Because chloride salts attract moisture and dissolve, just as kitchen salt does when left out in Sydney’s humid summer, chloride migration from magnesite into the concrete slab has occurred everywhere, even in relatively dry areas. Chlorides have been drawn from apparently dry magnesite into concrete developing the conditions necessary for corrosion. Hence building owners have slabs with some degree of chloride contamination everywhere. The worst areas of local corrosion are observable and can be identified visually or with a hammer “drummy” test, but significant corrosion risks are concealed elsewhere where chloride movement is slower, and corrosion is developing more slowly.

If the risk of chloride related corrosion is left unattended and the magnesite is left on floors, with time, the top layer of reinforcing steel in slabs will start to rust and the cost of remediation will be maximised. Unfortunately, this is the strategy that many Owners Corporations adopt because it is the easiest, it looks OK so it must be OK, but not so. The chlorides in the magnesite continue to migrate down into the drier concrete, and once they get to the steel, corrosion will eventually start. In 5, 10 or 20 years, the cost of remediation will be greatly increased. Early action is responsible and pays dividends. Leaving the problems for the future can be seen as being negligent, leaving greater costs for future owners.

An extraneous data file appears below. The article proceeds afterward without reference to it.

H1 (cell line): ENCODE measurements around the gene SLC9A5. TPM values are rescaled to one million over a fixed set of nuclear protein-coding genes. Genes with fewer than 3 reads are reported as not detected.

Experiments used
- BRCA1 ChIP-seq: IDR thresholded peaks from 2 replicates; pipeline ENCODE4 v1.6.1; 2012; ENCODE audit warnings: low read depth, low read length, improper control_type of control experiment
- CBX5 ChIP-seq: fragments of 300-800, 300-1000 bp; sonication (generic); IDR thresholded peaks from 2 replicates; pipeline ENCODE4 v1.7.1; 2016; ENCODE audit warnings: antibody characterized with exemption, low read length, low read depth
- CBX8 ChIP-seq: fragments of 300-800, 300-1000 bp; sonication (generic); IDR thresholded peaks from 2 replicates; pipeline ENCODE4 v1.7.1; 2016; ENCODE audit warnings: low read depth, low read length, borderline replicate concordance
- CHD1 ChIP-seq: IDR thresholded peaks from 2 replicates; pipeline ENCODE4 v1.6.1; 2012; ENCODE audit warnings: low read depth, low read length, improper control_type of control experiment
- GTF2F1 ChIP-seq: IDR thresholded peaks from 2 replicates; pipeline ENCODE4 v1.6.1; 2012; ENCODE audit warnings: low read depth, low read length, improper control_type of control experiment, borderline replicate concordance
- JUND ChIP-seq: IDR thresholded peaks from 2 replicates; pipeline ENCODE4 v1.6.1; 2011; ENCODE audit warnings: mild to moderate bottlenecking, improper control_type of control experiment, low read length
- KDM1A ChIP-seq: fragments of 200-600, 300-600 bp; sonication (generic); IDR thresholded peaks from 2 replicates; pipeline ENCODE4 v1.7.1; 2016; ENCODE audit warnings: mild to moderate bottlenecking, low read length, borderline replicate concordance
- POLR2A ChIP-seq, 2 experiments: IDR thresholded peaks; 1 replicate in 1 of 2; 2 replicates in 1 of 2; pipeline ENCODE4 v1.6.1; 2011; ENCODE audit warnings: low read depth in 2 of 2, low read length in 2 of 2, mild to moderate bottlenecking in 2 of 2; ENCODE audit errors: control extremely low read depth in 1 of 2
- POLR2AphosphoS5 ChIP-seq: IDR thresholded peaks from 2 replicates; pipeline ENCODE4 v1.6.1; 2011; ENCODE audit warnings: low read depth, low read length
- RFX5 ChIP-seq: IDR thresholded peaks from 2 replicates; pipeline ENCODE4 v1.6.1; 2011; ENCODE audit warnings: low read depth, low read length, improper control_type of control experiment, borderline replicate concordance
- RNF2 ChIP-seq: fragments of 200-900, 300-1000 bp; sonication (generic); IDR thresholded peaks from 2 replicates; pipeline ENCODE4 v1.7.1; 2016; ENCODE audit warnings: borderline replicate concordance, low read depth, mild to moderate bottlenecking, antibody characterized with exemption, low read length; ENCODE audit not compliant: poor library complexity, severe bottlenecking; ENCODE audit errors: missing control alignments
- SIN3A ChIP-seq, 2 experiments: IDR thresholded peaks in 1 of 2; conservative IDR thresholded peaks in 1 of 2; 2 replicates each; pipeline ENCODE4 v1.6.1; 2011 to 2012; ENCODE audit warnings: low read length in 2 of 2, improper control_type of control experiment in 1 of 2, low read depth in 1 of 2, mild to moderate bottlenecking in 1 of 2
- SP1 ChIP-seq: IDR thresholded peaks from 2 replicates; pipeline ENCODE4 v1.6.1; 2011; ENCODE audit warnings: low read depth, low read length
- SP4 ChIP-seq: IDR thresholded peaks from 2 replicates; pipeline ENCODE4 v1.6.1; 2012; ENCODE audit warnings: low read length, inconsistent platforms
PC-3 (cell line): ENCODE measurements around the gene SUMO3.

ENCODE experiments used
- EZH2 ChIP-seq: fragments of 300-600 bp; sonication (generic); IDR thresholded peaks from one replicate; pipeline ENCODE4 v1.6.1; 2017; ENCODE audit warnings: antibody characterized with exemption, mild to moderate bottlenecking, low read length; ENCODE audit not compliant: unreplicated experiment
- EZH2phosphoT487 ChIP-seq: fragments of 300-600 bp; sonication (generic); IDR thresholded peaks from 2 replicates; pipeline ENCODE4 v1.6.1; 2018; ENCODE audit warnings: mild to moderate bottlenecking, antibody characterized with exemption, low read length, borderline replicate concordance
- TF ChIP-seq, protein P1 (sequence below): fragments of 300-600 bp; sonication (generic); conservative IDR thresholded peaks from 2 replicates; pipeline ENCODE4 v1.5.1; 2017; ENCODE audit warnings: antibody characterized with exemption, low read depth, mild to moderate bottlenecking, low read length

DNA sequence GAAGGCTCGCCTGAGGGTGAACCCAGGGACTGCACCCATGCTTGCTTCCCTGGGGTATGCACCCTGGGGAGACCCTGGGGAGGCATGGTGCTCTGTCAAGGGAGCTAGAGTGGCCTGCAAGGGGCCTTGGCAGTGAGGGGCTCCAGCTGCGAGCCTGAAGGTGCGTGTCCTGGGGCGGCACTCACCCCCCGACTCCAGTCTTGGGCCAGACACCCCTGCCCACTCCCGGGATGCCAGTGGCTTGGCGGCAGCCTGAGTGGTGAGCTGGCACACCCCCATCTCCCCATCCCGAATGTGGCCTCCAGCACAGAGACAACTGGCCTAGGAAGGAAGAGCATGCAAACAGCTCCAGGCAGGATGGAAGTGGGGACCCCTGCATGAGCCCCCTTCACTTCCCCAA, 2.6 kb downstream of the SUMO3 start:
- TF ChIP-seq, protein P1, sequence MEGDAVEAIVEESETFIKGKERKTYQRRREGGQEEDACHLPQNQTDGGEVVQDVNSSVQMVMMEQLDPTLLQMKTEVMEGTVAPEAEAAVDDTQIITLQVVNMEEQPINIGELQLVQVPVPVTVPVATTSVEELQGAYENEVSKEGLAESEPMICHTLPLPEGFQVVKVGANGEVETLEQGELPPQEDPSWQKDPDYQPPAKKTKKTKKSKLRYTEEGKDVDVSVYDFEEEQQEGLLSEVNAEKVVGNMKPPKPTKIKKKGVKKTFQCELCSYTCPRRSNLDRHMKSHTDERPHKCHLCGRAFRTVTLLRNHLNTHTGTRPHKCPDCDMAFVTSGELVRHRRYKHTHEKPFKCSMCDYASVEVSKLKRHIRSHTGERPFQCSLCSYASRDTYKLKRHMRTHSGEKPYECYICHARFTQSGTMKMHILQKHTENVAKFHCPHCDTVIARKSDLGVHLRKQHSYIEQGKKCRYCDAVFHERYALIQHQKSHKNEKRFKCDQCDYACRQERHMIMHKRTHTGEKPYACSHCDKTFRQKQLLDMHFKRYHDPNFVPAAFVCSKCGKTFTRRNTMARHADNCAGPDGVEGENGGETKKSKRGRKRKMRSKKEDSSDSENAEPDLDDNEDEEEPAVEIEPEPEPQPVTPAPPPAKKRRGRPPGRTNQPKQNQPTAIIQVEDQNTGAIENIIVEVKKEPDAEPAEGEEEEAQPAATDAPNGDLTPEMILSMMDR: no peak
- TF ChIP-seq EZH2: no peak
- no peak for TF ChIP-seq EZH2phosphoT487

Magnesite flooring—A challenge for Building Owners

State-of-the-art technology—Assessment—BCRC is at the forefront

Over the past 40 years, senior members of the BCRC team have been developing and using nondestructive tools (NDT) and modelling for the assessment of structures. They have pioneered techniques to detect corrosion, measure strength and model deterioration mechanisms, all essential for assessing risk, the time to corrosion initiation and the long-term impact on serviceability.

State-of-the-art technology—Cathodic Protection—a BCRC area of expertise

Where chlorides have penetrated the concrete slab to a critical degree, the risk of future corrosion is high unless the chloride contaminated concrete is removed or cathodic protection (CP) is applied. Demolition and reconstruction, the traditional solution in the local industry is noisy, dusty and expensive, and may require temporary propping. CP, while not well understood by many engineers, is much faster, less noisy, less dusty and cheaper.